I’m sorry the Live and Let Live has gone. I used to go there reasonably often after meetings. When I was Chair of the Labour Party I always made sure we finished in time to get there. It was small so always seemed crowded even when it wasn’t. I became known, so was allowed to stay in after the official closing time, though I only wanted to stay in that late – after 10 or was it 10.30?! – occasionally.

    But it did get too noisy for me, so I stopped going.

  4. Chris Pegman

    May 29, 2012 at 7:18 am

    What a shame the Live’s gone. I used to be a regular in the early 90’s when Mel and Lynne were running it. I remember they put on a coach to Wembley for the regulars when Woking played Runcorn in the FA Trophy Final in 1994 (back in the dark days before Guildford City FC were reformed). It was a really friendly and fun pub in those days.

  5. Tim Langhorn

    May 31, 2012 at 11:01 pm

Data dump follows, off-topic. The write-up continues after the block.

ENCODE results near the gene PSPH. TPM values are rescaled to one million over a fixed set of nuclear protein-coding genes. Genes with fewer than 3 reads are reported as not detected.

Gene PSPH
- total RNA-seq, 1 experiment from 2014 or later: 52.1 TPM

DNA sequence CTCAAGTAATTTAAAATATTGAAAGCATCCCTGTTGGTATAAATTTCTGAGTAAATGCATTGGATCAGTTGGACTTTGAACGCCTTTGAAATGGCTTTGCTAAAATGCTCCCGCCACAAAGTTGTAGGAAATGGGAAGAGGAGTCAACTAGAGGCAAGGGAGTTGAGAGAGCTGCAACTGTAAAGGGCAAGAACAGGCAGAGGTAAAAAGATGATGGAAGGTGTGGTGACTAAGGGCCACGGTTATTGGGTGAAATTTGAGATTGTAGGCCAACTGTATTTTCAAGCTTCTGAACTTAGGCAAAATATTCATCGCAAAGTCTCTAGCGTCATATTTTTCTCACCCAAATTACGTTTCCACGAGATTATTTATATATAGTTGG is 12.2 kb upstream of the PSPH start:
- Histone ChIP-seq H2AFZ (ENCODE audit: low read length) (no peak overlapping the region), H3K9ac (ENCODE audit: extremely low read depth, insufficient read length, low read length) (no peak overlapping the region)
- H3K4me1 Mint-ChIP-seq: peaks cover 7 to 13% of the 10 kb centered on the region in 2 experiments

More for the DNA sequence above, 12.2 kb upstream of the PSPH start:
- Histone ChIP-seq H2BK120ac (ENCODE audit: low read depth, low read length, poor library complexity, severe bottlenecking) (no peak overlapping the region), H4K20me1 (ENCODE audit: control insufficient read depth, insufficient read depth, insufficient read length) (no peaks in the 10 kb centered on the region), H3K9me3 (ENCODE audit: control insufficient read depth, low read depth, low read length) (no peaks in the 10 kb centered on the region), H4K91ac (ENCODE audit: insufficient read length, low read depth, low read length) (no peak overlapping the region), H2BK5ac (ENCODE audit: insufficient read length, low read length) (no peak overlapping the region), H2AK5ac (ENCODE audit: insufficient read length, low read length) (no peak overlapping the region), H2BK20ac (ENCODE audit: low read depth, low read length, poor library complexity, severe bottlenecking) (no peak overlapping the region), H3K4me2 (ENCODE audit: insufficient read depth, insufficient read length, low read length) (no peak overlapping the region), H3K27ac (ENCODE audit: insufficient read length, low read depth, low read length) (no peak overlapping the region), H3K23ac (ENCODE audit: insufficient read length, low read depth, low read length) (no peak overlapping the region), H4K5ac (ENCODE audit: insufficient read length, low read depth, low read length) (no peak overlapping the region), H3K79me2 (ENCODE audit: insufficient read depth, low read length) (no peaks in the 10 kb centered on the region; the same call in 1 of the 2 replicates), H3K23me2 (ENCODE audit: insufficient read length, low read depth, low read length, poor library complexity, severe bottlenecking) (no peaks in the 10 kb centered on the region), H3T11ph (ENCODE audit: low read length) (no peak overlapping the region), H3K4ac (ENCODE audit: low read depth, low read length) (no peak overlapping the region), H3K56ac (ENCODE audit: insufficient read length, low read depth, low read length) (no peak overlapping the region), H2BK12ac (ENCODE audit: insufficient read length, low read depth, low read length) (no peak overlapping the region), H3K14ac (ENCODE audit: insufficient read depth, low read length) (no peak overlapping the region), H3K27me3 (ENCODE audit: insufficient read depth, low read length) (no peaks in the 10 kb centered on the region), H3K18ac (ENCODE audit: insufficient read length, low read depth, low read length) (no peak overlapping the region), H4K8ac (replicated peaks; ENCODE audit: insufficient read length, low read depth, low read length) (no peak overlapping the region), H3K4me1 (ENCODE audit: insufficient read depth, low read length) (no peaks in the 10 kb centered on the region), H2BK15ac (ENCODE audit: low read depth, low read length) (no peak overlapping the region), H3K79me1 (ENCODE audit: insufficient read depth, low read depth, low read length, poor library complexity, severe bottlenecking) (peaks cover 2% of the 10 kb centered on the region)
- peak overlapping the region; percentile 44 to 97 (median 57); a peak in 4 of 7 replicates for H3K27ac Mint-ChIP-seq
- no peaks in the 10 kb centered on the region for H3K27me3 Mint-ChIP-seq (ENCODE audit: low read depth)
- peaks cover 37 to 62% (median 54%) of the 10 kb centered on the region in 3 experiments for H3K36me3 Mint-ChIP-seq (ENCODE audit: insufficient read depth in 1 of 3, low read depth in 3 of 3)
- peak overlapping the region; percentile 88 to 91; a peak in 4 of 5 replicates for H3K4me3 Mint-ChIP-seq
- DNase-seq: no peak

There is a trade off between pubs that are small, traditional and accessible to all types – in the sense of providing very simple fare in unimproved circumstances – and the size, decor and offering of pubs that will draw in sufficient people to make a living. It is possible, but not easy, to make a living out of a small “drinker’s pub”. The Live and Let Live occasionally had a pleasant atmosphere in the manner of certain small pubs in London but not being in London, mostly when I visited it seemed to have very few people. I am sad to see it go but not surprised: the pubs that survive are larger and cater for a higher living standard. By all means, if it is architecturally worth it, incorporate it into a larger development. Developers must learn that as shopping habits change, the centres of towns need architectural interest and entertainment and certainly not large bland retail units to succeed. But it is not fair (to the pub operators) to try to revive its use unimproved and unenlarged. If the Clavadel and the Green Man (amongst many others over the years) also couldn’t survive better to concentrate investment and clientele in fewer places where there’s a chance of making a profit.